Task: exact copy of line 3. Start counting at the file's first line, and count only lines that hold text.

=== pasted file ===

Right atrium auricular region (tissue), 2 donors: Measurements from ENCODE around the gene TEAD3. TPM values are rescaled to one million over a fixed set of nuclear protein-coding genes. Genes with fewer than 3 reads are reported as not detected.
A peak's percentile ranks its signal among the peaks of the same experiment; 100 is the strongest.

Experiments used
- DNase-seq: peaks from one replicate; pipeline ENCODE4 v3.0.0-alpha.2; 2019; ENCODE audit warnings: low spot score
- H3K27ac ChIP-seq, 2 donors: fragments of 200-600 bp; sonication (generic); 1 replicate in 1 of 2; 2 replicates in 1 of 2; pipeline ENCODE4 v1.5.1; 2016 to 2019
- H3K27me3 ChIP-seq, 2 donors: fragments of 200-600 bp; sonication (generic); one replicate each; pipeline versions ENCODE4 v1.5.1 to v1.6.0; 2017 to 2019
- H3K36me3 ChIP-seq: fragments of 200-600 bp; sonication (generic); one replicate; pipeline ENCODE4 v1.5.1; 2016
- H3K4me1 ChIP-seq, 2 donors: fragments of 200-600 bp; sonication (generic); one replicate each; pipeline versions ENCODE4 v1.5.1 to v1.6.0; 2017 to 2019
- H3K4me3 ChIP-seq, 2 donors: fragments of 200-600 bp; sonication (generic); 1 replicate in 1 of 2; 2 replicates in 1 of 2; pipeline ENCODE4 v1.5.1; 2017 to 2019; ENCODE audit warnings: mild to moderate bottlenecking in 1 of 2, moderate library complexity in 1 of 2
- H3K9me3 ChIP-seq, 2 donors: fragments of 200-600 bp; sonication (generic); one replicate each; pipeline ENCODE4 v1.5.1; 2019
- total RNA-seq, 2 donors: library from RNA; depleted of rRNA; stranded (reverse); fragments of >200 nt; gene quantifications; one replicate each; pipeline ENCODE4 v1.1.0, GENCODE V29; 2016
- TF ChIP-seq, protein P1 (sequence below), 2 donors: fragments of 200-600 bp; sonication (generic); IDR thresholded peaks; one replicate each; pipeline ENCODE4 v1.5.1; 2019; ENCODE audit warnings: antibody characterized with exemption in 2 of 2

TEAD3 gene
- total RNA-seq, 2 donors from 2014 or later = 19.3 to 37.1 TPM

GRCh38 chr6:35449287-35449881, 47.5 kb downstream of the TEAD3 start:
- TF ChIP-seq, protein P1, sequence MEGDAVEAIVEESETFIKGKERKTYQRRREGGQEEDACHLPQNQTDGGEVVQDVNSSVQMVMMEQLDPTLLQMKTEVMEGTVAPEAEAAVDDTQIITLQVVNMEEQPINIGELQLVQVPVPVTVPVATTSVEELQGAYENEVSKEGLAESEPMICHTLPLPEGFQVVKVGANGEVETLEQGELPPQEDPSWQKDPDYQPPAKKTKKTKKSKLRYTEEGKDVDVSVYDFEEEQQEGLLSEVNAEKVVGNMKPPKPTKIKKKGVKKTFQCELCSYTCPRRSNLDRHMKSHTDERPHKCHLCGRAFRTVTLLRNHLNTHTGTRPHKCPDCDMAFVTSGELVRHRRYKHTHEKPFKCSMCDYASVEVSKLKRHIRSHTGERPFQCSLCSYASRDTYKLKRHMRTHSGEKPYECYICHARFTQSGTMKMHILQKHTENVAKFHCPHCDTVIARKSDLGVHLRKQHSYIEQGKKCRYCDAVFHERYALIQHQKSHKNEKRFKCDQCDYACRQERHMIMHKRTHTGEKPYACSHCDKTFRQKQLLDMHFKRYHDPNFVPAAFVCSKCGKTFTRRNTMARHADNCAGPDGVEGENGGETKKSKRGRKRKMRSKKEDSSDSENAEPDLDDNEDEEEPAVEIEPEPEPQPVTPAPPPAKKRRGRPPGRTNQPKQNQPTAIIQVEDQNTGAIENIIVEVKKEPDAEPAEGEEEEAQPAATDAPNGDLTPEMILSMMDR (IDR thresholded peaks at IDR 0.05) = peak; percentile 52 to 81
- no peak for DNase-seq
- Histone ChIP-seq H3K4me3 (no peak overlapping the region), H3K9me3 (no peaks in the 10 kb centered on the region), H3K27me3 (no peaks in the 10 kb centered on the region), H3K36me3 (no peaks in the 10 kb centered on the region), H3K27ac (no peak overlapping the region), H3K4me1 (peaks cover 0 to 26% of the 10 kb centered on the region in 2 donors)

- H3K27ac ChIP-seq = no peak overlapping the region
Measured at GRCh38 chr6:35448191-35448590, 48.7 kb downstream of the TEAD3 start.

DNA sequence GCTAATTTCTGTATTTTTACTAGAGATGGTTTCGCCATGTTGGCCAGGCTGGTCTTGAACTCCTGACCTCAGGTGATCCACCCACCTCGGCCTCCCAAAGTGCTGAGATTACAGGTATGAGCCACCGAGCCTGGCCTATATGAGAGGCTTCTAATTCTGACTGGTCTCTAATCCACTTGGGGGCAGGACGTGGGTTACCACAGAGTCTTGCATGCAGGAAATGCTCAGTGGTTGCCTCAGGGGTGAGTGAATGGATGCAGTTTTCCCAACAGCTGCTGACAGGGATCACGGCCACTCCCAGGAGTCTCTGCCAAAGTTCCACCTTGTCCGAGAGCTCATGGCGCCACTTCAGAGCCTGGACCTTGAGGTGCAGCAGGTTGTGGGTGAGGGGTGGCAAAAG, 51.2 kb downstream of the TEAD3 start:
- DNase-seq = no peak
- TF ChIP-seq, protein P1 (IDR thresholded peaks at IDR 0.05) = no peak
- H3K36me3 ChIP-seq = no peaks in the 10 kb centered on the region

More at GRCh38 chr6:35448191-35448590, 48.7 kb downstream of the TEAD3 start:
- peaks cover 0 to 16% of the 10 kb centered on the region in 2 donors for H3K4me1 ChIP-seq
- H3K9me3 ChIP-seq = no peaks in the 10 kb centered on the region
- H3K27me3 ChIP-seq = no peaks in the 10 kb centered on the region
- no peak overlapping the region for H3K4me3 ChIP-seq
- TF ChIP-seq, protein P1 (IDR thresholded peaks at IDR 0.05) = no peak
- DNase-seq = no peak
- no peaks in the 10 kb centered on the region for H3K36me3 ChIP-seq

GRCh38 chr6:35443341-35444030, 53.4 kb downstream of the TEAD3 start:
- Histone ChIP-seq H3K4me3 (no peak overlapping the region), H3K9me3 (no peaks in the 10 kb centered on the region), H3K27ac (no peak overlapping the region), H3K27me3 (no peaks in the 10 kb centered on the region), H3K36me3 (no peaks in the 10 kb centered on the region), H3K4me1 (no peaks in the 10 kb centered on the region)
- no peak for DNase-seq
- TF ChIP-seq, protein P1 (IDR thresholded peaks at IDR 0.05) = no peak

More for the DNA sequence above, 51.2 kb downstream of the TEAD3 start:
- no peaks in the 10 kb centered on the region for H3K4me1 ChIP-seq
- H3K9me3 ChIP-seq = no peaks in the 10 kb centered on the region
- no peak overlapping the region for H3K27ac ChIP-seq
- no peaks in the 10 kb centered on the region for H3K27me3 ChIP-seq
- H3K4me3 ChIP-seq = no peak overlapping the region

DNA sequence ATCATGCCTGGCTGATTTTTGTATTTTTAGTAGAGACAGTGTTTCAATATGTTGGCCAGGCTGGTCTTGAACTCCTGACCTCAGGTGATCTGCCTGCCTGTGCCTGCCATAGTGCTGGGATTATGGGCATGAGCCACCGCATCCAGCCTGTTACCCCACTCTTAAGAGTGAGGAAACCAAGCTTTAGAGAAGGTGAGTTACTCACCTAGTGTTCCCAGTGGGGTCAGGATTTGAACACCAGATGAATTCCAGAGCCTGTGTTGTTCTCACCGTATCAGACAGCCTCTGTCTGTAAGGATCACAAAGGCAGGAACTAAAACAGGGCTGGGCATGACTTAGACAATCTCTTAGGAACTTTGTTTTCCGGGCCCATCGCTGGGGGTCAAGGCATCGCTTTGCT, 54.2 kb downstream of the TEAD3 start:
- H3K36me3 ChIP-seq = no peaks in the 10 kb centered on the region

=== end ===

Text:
Experiments used